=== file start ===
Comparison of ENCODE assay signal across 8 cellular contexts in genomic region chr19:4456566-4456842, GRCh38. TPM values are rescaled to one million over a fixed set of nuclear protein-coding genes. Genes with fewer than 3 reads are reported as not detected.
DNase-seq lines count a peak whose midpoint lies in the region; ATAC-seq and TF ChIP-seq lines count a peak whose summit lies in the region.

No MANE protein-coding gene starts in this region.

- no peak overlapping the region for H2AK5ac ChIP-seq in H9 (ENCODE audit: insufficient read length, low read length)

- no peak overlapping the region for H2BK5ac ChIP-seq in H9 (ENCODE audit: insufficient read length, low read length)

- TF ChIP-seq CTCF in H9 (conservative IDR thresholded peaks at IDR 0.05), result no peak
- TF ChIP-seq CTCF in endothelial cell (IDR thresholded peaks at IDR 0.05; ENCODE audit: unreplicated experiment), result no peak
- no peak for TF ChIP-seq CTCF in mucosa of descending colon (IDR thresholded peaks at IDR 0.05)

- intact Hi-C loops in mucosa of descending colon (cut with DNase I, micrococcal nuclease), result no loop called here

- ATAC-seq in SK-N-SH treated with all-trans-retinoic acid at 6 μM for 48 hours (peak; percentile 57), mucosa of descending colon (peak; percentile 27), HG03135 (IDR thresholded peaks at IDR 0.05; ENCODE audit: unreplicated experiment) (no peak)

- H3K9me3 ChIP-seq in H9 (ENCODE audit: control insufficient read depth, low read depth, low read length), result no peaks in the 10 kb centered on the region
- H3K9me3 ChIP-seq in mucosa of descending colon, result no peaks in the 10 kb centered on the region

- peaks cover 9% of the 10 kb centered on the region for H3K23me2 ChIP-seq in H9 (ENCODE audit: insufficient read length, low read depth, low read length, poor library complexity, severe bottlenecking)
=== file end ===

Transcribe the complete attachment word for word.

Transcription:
Comparison of ENCODE assay signal across 8 cellular contexts in genomic region chr19:4456566-4456842, GRCh38. TPM values are rescaled to one million over a fixed set of nuclear protein-coding genes. Genes with fewer than 3 reads are reported as not detected.
DNase-seq lines count a peak whose midpoint lies in the region; ATAC-seq and TF ChIP-seq lines count a peak whose summit lies in the region.

No MANE protein-coding gene starts in this region.

- no peak overlapping the region for H2AK5ac ChIP-seq in H9 (ENCODE audit: insufficient read length, low read length)

- no peak overlapping the region for H2BK5ac ChIP-seq in H9 (ENCODE audit: insufficient read length, low read length)

- TF ChIP-seq CTCF in H9 (conservative IDR thresholded peaks at IDR 0.05), result no peak
- TF ChIP-seq CTCF in endothelial cell (IDR thresholded peaks at IDR 0.05; ENCODE audit: unreplicated experiment), result no peak
- no peak for TF ChIP-seq CTCF in mucosa of descending colon (IDR thresholded peaks at IDR 0.05)

- intact Hi-C loops in mucosa of descending colon (cut with DNase I, micrococcal nuclease), result no loop called here

- ATAC-seq in SK-N-SH treated with all-trans-retinoic acid at 6 μM for 48 hours (peak; percentile 57), mucosa of descending colon (peak; percentile 27), HG03135 (IDR thresholded peaks at IDR 0.05; ENCODE audit: unreplicated experiment) (no peak)

- H3K9me3 ChIP-seq in H9 (ENCODE audit: control insufficient read depth, low read depth, low read length), result no peaks in the 10 kb centered on the region
- H3K9me3 ChIP-seq in mucosa of descending colon, result no peaks in the 10 kb centered on the region

- peaks cover 9% of the 10 kb centered on the region for H3K23me2 ChIP-seq in H9 (ENCODE audit: insufficient read length, low read depth, low read length, poor library complexity, severe bottlenecking)